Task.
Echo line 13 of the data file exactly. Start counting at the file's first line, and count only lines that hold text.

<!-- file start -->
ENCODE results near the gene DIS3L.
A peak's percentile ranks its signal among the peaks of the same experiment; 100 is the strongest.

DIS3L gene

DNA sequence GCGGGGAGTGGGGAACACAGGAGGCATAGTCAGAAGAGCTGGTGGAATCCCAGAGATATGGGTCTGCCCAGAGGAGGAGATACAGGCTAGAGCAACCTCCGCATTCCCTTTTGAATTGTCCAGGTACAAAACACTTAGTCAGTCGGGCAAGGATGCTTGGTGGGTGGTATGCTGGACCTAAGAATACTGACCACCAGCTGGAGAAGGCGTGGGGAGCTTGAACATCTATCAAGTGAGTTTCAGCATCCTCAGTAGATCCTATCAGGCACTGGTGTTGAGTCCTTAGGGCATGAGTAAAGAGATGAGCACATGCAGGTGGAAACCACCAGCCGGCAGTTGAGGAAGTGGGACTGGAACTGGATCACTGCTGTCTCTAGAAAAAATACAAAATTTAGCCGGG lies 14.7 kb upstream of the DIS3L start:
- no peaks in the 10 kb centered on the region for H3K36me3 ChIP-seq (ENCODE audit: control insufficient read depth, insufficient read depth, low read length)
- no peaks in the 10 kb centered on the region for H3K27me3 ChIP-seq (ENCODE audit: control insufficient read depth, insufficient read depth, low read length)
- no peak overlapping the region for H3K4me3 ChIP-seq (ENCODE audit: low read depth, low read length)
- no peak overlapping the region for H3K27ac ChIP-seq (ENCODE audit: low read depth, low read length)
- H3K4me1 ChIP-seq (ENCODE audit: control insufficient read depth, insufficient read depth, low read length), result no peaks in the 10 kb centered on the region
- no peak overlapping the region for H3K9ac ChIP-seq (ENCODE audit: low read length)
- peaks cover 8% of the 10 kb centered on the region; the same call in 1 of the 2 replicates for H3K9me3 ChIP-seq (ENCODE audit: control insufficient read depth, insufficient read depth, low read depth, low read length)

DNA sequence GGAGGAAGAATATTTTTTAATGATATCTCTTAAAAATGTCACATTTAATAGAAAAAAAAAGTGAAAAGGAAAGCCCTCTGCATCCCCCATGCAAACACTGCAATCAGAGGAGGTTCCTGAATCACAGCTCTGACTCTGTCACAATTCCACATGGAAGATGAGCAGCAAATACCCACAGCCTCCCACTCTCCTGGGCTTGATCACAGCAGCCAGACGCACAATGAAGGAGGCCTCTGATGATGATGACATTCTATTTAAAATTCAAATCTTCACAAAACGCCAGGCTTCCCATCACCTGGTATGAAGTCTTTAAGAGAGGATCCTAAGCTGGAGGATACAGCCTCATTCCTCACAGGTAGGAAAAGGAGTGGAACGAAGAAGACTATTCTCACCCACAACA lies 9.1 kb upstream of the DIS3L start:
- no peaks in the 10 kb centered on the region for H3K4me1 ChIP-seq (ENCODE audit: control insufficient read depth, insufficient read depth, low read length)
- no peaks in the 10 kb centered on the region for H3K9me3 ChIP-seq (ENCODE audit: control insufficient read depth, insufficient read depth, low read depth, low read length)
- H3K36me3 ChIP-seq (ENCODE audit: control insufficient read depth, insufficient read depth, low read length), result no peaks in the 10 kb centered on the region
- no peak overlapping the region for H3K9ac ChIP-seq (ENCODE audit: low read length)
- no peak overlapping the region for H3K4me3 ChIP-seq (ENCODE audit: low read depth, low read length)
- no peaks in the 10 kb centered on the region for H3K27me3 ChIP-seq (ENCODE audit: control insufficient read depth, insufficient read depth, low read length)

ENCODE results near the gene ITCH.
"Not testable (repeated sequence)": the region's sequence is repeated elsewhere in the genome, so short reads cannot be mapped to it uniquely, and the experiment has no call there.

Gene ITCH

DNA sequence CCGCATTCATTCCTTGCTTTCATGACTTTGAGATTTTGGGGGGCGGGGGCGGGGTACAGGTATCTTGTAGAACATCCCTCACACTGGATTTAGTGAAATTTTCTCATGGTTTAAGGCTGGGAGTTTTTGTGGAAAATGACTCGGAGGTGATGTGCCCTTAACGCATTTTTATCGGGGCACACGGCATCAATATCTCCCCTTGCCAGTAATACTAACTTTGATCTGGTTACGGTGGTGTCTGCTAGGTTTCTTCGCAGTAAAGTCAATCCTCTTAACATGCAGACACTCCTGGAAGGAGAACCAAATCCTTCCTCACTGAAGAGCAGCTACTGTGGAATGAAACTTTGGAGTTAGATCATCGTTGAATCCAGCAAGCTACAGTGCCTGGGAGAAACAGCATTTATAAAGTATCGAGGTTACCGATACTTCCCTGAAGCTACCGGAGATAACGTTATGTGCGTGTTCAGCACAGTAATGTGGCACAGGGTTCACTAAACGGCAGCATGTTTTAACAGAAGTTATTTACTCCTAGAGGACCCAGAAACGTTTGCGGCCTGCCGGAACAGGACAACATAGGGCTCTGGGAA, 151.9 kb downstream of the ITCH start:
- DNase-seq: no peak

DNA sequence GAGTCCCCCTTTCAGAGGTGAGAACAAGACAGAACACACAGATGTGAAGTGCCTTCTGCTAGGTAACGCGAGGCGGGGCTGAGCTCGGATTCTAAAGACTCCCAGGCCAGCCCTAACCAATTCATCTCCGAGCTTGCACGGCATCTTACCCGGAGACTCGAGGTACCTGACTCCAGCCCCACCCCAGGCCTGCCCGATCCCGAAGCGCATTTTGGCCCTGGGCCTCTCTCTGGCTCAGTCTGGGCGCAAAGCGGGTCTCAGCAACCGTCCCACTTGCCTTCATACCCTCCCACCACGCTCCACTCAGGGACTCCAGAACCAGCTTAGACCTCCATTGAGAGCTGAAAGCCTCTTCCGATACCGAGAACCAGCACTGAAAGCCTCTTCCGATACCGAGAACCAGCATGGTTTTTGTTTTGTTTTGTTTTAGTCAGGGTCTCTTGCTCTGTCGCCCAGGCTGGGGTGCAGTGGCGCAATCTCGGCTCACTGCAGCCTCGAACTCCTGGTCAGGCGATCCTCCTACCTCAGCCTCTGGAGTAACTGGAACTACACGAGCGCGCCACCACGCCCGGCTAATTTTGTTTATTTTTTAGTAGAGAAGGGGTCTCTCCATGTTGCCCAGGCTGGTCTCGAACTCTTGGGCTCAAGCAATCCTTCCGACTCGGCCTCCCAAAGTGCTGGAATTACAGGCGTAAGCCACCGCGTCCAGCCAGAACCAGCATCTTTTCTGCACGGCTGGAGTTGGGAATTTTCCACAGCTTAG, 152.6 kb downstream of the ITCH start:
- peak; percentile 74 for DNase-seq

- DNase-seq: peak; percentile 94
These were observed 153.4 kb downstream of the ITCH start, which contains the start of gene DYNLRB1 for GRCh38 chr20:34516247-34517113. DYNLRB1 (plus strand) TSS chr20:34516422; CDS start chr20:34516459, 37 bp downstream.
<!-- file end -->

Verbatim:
- no peaks in the 10 kb centered on the region for H3K4me1 ChIP-seq (ENCODE audit: control insufficient read depth, insufficient read depth, low read length)